“The whole of life, already framed, right there.”
It’s hard to assign Maudie to any one genre. Certainly it qualifies as biography. But it is also a bit of art history. It’s an inspirational story of finding success and happiness against terrible odds. And at its heart it is a love story—but not the kind of love story that usually is made into movies.
This is the story of Canadian primitivist artist Maud Dowley Lewis (Sally Hawkins). Suffering from severe arthritis since childhood, she is cared for by her overprotective and judgmental aunt. When mercurial fish peddler Everett Lewis (Ethan Hawke) seeks to hire a woman to clean his house and cook his meals, Maud sees it as a chance to escape. Everett lives an almost hermit-like existence. He had learned to be self-reliant to a fault. He lives in a 10’x12’ house without water or electricity. When Maude moves in to such close quarters, it is hard for both of them to adjust. Everett is demanding and at times violent. He is taciturn, while Maud is opinionated and talkative. Early on he treats her as a lower life form (even the chickens outrank her), but she soon finds an important place in his life.
As an outlet, Maud begins painting pictures of birds and flowers on the walls—and soon the door and the windows. She paints on scraps of wood and paper. A woman from New York wants to buy some pictures, and soon Maud has a roadside business. While this enhances their finances, in many ways it rubs Everett the wrong way. It is a constant struggle to balance these two very independent souls whose lives have become intertwined and who find a love that many may find a bit cold, but there is a passion there.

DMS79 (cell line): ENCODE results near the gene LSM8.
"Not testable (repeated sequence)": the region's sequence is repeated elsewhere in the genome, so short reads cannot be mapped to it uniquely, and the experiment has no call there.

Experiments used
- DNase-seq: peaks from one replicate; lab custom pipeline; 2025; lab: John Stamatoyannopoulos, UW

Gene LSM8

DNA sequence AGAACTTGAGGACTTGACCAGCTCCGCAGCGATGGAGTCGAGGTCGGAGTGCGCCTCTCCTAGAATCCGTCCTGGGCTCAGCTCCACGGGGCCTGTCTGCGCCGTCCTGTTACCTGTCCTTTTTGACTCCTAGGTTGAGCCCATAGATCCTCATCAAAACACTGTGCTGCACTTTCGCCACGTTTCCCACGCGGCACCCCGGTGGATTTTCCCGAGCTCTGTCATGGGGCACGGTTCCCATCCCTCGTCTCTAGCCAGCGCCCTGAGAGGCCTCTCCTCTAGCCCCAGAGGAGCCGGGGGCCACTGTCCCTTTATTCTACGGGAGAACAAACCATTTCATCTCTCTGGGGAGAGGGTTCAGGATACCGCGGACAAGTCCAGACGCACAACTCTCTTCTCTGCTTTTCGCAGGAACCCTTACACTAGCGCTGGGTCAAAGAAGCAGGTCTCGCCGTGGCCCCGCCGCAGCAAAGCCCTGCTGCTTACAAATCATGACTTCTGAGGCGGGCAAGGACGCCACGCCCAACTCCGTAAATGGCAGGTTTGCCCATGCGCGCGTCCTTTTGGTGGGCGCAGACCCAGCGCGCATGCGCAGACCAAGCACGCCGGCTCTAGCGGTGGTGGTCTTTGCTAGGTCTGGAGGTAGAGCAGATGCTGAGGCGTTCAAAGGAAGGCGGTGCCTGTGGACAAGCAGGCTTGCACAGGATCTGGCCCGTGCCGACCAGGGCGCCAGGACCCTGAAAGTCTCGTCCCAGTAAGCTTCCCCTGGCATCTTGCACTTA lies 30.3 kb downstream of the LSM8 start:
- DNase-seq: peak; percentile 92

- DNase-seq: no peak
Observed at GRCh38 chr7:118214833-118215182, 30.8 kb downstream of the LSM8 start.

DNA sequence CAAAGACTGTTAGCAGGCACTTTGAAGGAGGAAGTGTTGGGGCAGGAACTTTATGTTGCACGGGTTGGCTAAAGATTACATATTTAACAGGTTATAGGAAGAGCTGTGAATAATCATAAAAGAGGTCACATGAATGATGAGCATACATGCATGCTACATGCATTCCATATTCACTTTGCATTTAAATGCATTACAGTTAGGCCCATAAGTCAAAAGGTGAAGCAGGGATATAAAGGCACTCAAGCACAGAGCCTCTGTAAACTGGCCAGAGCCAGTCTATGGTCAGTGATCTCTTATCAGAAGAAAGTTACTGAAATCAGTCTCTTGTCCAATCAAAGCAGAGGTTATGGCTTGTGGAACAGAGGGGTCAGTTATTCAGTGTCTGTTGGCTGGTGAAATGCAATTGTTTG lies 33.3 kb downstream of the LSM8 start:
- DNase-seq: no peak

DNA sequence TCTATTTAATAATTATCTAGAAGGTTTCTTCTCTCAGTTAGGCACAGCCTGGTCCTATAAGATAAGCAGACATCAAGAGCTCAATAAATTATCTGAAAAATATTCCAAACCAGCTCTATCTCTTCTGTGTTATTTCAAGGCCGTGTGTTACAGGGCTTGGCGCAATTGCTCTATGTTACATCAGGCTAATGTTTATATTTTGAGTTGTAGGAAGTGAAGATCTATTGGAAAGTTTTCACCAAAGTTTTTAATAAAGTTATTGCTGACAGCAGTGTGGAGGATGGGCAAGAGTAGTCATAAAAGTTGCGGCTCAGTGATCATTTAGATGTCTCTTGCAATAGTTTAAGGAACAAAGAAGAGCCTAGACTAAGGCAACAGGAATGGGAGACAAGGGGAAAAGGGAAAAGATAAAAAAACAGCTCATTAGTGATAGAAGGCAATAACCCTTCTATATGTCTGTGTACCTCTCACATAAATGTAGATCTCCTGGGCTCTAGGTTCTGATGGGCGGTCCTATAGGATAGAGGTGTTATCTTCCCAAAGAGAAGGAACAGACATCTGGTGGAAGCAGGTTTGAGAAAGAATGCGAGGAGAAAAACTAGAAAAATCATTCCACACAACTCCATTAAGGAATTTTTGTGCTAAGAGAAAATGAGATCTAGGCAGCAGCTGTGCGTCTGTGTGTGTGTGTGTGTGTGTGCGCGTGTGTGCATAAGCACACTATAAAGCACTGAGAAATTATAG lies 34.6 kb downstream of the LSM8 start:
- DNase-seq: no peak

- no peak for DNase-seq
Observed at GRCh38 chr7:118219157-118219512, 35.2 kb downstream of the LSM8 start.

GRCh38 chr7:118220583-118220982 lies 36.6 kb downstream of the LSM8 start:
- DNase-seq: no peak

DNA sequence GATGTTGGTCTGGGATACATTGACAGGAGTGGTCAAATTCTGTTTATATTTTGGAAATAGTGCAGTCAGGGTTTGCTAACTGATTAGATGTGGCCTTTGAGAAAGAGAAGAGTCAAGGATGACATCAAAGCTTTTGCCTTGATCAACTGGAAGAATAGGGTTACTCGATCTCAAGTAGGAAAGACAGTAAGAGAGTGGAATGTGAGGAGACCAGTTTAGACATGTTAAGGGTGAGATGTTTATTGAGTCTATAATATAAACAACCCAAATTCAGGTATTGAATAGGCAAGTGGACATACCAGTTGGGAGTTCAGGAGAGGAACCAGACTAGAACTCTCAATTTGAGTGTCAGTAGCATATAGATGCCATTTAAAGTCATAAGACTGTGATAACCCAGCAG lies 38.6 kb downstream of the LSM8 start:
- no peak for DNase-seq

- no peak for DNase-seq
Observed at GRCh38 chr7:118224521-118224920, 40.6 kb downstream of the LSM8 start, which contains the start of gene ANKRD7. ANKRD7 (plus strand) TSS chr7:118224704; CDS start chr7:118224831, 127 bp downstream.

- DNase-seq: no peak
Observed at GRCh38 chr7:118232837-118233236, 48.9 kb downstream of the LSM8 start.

The film’s greatest strength is the pair of performances by the lead actors. Even when there is little dialogue, their screen presence carries us through the story and the moods that are such a part of the film.
The film often makes use of windows—looking in or out through windows, conversations through windows, windows that might be so dirty we can barely see. For Maud, her art was the window through which she viewed the world. Her paintings are vibrant and happy—far happier than we might expect from someone who suffered so much both physically and emotionally. It is through the window of her art that Maud found happiness and validation.
The concept of validation is a key. How frequently we use the word invalid for someone with a physical or emotional problem. And how close we may come to thinking of such a person as not valid because of their affliction. That is certainly how Maud’s family treated her. She was deemed unimportant and a burden. Early in her relationship with Everett, he thought her incapable of doing what needed to be done. Yet when others began to see beauty in the pictures that she created, it was obvious that she mattered. It was not just that she was earning money. It was that she did something that brought joy to herself and others.
Maudie reminds us of the intrinsic value each person has. To treat them otherwise means we could well miss the gifts they offer to us.
Photos courtesy of Sony Pictures Classics